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Home > Ask The Get Out of Debt Experts > The Garnishment of My Mother’s Social Security for the Student Loan Just Stopped. – Erin

The Garnishment of My Mother’s Social Security for the Student Loan Just Stopped. – Erin

“Dear Steve,

I’m wondering if anyone in your organization has knowledge of a process change regarding student loan/social security garnishment.

My elderly mother lives off of her social security income and for the past few years it has been garnished for repayment on a student loan she co-signed for my brother about 20 yrs. ago. Two days ago she was contacted by an outside credit agency, the rep. told her that the debt would no longer be handled through social security and would instead be handled by the collection company he works for. Her most recent check no longer reflects the garnishment. The rep also mentioned that if she made another series of payments she may be eligible for a break from payment for awhile.

I realize this situation is not the type you typically advise on, but I was hoping you may have some thoughts on it.

Has there been any change that you know of to the student loan/social security garnishment process, or do you know of any other cases where others have had a similar experience? Also do you have any advice for us on how to proceed?

Thanks so much for all you’ve done and all you do!

Erin”

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The Answer

Dear Erin,

It sounds like the government outsourced the collection and this may just be a temporary break from the garnishment.

It’s certainly worth evaluating what the collection company may be offering.

Ironically the garnishment may be subject to a lower payment since their are limitations about just how much can be garnished.

I’d encourage to have an open dialogue with the collection company and see what they may be offering. I would be guarded though about disclosing any assets your mother may have. Collectors are not all the enemy and often they can help to facilitate a solution that their client has authorized.

I have to ask, is there a reason your brother isn’t helping with this?

Please post your responses and follow-up messages to me on this in the comments section below.

Big Hug!

The Garnishment of My Mothers Social Security for the Student Loan Just Stopped.   Erin
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About Steve Rhode

Steve Rhode
Steve Rhode is the Get Out of Debt Guy and has been helping good people with bad debt problems since 1994. You can learn more about Steve, here.
  • Michaela

    This may actually be why the garnishments stopped.  If her only income is Soc Sec and it is electronically deposited, as long as she does not accumulate more than 2 months worth in her account, it can’t be touched.  She should stop paying and give them the brother’s contact information.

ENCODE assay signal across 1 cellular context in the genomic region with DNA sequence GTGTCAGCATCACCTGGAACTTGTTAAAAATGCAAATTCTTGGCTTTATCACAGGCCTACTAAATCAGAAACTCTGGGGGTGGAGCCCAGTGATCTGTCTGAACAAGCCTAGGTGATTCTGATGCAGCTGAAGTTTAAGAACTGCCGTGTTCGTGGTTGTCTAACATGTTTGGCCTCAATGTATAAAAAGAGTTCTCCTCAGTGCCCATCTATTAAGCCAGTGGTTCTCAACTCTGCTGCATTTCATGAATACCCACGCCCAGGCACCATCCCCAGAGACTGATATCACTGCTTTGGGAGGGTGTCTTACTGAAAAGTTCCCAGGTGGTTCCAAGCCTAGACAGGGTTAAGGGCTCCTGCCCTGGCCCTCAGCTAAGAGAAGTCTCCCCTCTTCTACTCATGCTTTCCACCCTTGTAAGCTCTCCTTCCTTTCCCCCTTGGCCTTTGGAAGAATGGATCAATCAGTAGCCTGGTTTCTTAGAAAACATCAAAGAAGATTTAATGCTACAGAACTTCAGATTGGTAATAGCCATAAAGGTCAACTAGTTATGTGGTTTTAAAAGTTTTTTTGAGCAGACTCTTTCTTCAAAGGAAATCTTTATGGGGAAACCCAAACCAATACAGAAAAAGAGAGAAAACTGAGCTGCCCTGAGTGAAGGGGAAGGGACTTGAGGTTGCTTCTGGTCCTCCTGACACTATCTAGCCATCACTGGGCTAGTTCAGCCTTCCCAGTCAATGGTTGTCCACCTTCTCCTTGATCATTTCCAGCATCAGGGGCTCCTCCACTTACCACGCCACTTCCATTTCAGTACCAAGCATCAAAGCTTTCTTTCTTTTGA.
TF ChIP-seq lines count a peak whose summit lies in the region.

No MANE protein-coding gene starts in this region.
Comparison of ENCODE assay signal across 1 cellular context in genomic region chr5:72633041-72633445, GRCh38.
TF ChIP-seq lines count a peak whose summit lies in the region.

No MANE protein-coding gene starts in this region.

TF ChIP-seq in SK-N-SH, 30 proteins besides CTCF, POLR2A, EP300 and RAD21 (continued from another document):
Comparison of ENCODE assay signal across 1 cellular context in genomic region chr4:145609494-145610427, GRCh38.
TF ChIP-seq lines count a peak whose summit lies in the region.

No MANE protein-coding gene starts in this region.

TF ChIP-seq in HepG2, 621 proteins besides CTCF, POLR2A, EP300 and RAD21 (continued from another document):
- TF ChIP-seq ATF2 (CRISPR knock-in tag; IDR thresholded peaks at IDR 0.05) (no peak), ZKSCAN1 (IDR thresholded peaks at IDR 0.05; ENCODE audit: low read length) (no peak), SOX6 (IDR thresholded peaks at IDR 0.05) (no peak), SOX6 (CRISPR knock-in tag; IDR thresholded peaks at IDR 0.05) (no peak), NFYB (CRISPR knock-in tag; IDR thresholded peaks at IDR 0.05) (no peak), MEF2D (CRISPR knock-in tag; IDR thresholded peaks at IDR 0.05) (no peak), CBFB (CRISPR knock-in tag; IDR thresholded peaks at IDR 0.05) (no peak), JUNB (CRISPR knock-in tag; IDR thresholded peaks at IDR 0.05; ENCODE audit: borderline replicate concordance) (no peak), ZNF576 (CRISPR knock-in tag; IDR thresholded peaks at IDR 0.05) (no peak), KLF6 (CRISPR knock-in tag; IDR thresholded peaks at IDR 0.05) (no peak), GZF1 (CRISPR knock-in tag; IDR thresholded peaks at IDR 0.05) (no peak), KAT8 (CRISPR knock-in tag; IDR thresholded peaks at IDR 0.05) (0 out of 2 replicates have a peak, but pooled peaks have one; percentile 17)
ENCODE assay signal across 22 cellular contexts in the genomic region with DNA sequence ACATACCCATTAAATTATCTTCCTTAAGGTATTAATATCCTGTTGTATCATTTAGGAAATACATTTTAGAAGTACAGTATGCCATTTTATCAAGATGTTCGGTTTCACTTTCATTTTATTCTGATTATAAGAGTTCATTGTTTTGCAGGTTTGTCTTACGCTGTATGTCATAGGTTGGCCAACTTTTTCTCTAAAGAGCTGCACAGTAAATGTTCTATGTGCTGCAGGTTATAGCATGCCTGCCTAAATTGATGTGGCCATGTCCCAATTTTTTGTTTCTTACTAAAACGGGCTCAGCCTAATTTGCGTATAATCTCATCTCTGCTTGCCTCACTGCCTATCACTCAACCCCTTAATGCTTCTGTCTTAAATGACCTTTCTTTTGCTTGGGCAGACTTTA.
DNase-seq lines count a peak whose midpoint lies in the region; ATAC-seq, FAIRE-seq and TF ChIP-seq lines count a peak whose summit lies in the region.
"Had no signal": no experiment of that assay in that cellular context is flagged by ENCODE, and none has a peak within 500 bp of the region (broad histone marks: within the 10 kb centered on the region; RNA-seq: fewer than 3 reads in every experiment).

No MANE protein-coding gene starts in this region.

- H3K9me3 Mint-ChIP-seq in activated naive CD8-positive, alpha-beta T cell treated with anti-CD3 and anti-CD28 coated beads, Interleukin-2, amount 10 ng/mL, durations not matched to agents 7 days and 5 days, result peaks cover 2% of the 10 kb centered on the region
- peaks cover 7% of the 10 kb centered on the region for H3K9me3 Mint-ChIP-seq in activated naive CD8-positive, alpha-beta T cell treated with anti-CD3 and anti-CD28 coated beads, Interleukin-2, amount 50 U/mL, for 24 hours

“But starting May 1, 2011 new protections are in place for those least able to have their accounts frozen and their funds unavailable for 4 weeks or more. Federal benefits that are directly deposited into an account via ACH from Social Security; Supplemental Security Income (SSI); Veterans Administration benefits; Federal Railroad retirement, unemployment or sick benefits; or Civil Service and Federal Employee Retirement benefits cannot be frozen under the new rules and will be available for use by the debtor.
    For an account that receives funds in this electronic manner, only those funds in the account that exceed the total of two months electronic deposits of protected public benefits will be subject to freezing for the garnishment.  Some states allow even greater exemptions to protect the assets of recipients of public benefits who are on fixed incomes.”

    • http://GetOutOfDebt.org Steve Rhode

      I did not know that. Thanks so much for posting this.

  • Ej11br

    Thanks for your quick response Steve. The rep we spoke to does seem to be willing to work with her. To answer your question, no, there is no good reason she’s the one shouldering this debt or this problem.
    Thank you again & Happy Holidays!

    • http://GetOutOfDebt.org Steve Rhode

      In that case, I’d just expect the garnishment to begin again at some point in the future. But, don’t be shocked if the balance due suddenly jumps by as much as 25%. The collection companies can tack on their fees to the balance of the loan due.

      But it’s probably a moot point since it is unlikely she will ever repay the loan anyway.

      Unless there is some reason that would prevent your brother from contributing something to help his mother on this, it’s a disgrace.

  • Ej11br

    Thanks for your quick response Steve. The rep we spoke to does seem to be willing to work with her. To answer your question, no, there is no good reason she’s the one shouldering this debt or this problem.
    Thank you again & Happy Holidays!

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